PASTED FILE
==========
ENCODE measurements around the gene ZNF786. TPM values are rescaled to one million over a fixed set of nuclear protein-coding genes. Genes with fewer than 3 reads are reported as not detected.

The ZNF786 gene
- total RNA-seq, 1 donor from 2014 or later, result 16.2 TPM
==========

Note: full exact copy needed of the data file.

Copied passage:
ENCODE measurements around the gene ZNF786. TPM values are rescaled to one million over a fixed set of nuclear protein-coding genes. Genes with fewer than 3 reads are reported as not detected.

The ZNF786 gene
- total RNA-seq, 1 donor from 2014 or later, result 16.2 TPM